Sharkoon DarkGlider Mouse Review


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Closer Look: Sharkoon DarkGlider

The Sharkoon DarkGlider comes in a matt-finished box with a magnetic-flap cover. It is no nonesense in the fact that it lists the specs on the inside cover and that’s about it. A minimal package design yet still effective in showcasing the product.


Thumb buttons are almost recessed flush with the body with only a 2mm extension at the center of each button.  They are designed in such a way that the thumb covers both buttons easily (zero slippage). The entire surface of the mouse is covered with a type of synthetic rubber material. The advantage of this is that the porous nature of the synthetic rubber wicks moisture away from the palm easily and has the advantage of not being a fingerprint magnet.


The right side of the DarkGlider provides support for either the last two fingers or just the pinky. This is important to note since on this type of mouse you want to keep all fingers on it (versus dragging the last finger on the pad like some with larger hands prefer); otherwise, the “glide submersion factor” is broken (more on this below). Being that this is one of the largest mice on the market, users with larger hands will not have to be concerned particularly with that, but keep in mind that using the “claw” method may be a put-off.  The best technique for the DarkGlider is the “palm” method, or wrapping the hand over the mouse with the entire top of the palm touching.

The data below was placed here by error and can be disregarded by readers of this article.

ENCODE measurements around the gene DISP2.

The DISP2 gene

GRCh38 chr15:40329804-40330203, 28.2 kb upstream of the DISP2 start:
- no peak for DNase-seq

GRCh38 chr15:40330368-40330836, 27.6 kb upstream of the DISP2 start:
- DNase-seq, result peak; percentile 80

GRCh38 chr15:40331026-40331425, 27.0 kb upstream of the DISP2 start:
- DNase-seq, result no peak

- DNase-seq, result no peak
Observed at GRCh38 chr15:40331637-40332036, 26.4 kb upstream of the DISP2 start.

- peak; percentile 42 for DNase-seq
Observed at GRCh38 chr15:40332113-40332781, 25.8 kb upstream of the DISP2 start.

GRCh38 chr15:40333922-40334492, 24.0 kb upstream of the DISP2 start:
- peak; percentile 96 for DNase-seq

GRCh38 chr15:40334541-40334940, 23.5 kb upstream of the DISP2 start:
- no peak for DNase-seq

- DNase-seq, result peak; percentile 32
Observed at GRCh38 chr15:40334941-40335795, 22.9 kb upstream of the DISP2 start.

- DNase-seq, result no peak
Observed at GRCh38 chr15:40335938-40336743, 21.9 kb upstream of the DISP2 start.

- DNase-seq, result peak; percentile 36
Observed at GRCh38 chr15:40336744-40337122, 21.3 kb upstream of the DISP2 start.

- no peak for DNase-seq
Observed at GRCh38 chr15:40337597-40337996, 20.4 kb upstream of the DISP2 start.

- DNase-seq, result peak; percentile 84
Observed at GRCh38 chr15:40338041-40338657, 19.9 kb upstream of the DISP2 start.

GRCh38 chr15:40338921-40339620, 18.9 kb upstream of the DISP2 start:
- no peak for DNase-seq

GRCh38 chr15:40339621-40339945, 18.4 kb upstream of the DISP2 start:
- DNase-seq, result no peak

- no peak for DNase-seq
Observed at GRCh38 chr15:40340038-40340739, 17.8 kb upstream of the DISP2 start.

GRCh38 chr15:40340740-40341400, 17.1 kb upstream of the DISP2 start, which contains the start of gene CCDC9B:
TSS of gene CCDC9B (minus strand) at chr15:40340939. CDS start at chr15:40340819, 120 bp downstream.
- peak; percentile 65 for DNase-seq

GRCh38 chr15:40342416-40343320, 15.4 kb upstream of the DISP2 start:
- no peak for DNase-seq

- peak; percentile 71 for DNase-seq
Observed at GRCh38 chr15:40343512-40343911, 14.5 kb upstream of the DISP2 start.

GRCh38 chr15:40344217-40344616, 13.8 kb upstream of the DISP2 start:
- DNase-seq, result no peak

The bottom of the DarkGlider not only provides access to the weights, but reveals the nano-coated ceramic lenticular pads. Up close the pads possess a shine very similar to dark chrome and are completely smooth. These pads make an incredible difference in contact surface dynamics, creating a precise and jitter-free experience. Recommended surface to use would be a soft mouse pad (cloth material with a rubber undercoating).


Another key feature is the DarkGlider’s backlit LCD display, which displays the current DPI. The screen is backlit red and is not adjustable for color or intensity (as the logo is). The 4-way all black scrolling mouse wheel can also be seen here: it has distinct notches when scrolling and provides pin-point control.


Aesthetically the DarkGlider has the lines and feel of the Mionix NAOS series mice, yet even more interestingly, it looks like a carbon copy of the limited edition Feenix Nascita mouse (a premium mouse that sells for more then double). Let’s examine the finer elements of this product and discover any more unique qualities.


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